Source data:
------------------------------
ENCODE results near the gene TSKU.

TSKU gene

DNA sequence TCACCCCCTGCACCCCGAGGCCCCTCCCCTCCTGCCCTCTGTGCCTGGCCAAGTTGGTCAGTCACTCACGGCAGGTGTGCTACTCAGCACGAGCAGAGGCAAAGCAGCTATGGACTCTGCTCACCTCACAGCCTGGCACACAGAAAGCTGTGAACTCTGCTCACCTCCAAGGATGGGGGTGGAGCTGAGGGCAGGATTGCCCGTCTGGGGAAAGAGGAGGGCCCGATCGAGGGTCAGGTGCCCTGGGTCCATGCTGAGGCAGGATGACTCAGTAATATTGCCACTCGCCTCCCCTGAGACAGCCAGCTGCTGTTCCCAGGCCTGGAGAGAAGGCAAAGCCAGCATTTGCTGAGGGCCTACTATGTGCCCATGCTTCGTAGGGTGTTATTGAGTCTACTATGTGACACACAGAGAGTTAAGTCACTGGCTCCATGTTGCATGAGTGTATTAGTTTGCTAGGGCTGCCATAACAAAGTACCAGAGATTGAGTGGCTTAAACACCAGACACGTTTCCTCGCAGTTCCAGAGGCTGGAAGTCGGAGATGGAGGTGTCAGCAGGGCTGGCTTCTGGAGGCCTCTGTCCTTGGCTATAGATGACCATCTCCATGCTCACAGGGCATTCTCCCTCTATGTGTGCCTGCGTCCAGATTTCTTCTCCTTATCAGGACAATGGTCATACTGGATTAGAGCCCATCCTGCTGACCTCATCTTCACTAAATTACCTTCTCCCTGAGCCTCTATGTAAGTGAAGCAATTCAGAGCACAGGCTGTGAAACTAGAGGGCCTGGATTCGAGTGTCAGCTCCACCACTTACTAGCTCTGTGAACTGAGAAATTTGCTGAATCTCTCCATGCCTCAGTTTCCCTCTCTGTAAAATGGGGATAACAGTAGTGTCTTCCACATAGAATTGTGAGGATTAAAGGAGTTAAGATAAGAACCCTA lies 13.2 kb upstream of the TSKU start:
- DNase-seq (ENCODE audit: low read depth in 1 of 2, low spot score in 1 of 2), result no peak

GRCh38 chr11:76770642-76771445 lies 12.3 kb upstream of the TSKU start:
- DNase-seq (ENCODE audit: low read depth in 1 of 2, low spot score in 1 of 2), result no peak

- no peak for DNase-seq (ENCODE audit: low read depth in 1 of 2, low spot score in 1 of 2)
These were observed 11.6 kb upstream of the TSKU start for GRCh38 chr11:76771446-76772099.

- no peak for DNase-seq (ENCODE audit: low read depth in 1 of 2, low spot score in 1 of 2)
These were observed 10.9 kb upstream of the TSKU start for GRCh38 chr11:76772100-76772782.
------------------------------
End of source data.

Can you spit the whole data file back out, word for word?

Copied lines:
ENCODE results near the gene TSKU.

TSKU gene

DNA sequence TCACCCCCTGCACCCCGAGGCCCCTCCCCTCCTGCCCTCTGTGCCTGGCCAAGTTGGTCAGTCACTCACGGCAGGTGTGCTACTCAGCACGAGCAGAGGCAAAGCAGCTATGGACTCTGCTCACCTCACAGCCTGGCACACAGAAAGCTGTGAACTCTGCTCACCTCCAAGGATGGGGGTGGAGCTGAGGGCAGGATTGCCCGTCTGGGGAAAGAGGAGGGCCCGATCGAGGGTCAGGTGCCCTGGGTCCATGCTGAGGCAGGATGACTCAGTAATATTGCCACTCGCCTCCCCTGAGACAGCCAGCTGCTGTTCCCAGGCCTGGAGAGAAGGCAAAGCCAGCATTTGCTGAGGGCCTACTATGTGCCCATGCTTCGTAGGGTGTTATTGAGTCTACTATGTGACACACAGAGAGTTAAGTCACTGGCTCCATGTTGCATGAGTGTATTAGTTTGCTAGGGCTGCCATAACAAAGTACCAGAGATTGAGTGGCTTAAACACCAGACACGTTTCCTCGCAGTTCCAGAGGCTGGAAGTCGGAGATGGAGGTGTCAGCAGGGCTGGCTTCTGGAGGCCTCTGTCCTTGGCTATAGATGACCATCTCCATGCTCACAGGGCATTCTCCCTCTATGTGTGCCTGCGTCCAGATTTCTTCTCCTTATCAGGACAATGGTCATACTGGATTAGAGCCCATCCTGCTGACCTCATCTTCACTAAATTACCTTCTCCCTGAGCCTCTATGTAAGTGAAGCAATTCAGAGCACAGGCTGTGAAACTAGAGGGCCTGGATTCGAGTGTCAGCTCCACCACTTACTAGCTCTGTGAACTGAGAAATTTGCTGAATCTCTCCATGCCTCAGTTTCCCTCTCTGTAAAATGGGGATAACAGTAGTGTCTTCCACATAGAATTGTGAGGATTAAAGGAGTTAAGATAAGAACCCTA lies 13.2 kb upstream of the TSKU start:
- DNase-seq (ENCODE audit: low read depth in 1 of 2, low spot score in 1 of 2), result no peak

GRCh38 chr11:76770642-76771445 lies 12.3 kb upstream of the TSKU start:
- DNase-seq (ENCODE audit: low read depth in 1 of 2, low spot score in 1 of 2), result no peak

- no peak for DNase-seq (ENCODE audit: low read depth in 1 of 2, low spot score in 1 of 2)
These were observed 11.6 kb upstream of the TSKU start for GRCh38 chr11:76771446-76772099.

- no peak for DNase-seq (ENCODE audit: low read depth in 1 of 2, low spot score in 1 of 2)
These were observed 10.9 kb upstream of the TSKU start for GRCh38 chr11:76772100-76772782.